Magic users basically can exchange the spells they have memorized in between levels in a ratio of 2:1, meaning two spells of a lower level are worth 1 spell of the next higher level, and the other way around. This can also be used over multiple spell levels.

Example: So, the sorceress Linda (2nd level) just found a scroll with a second level spell and dutifully copies it into her spellbook. The next day she and her companions are in an area in which this spell might come in handy, so she does not memorize her two first level spells, but one 2nd level one instead.

Spells are fickle beings, a sort of memetic daemon that exists only to fulfill it’s use and then disappears (which is why magic users have to relearn their spells every time they have cast them). They also are a bit jealous of other spells and want to be treated right. A magic user can only ever safely learn a single spell once a day (so only one of each kind of spell) and it might feel cramped if the magic user doesn’t have a slot for this kind of spell yet. If this is the case the magic user is in Overcast state, which is a bit like carrying around an unsecured weapon. If the spellcaster fails any save during this time or loses hitpoints 1d4 spells are released randomly. If the fail is critical then all the spells are randomly released. In this case the GM decides what exactly happens.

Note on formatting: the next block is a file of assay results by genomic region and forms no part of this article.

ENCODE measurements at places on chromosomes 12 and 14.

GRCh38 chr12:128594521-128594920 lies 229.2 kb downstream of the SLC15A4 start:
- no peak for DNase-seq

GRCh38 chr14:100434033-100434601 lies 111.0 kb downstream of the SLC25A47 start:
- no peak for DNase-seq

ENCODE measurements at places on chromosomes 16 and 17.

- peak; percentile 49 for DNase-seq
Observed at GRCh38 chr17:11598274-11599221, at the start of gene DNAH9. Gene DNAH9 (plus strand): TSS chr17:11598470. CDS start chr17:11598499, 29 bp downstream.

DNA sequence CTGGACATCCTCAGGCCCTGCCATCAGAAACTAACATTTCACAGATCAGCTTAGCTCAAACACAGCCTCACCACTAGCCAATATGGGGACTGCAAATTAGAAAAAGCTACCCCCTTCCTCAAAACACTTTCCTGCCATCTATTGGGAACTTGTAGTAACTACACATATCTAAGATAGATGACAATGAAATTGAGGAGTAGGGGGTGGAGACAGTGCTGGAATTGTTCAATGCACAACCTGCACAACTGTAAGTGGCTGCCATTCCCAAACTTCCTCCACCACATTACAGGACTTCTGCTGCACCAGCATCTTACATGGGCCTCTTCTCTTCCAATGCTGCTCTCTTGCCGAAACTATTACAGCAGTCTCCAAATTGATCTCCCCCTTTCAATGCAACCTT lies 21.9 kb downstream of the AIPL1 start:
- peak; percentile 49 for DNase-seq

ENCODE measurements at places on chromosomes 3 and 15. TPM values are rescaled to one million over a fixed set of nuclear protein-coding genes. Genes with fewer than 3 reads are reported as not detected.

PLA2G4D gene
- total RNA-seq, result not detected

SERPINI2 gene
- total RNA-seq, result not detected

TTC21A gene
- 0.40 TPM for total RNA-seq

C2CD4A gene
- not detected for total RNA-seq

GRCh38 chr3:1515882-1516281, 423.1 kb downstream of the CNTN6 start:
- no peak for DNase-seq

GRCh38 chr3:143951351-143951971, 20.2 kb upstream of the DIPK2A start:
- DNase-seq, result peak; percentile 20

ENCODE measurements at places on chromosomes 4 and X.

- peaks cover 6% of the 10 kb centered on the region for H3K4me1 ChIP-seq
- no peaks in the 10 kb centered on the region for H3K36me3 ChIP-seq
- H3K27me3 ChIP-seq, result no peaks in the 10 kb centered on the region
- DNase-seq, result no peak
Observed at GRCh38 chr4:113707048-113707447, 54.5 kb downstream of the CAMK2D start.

Example: Linda prepared a web spell that was over her limit. The she and her companions are surprised by a couple of crafty kobolds shooting darts at them. The wound was only small, but smarted like hell.

“Ouch!” says Linda and loses concentration. All of a sudden glibbery white mass is sprouting all around her and her companions and keeps them from moving. Now they can hear the hollering and whistling of the kobolds as they prepare another volley of darts, and there is no way to run from them…

Random Spell Release Table

  1. all the spells just disappear in an explosion of shining light *poof*
  1. all the spells hit the spellcaster and everybody around (both friends and enemies), random determination of who gets hit by what
  1. half the spells hit everybody, the rest just disappears without any effect
  1. the spells cause 1d6 imps to appear out of thin air. They will hang around for another 1d6 hours and play the most imaginative and dangerous pranks possible
  1. the spells manifest themselves as magic daemons and linger around
  1. The spells manifest themselves as magic daemones and wander off somewhere else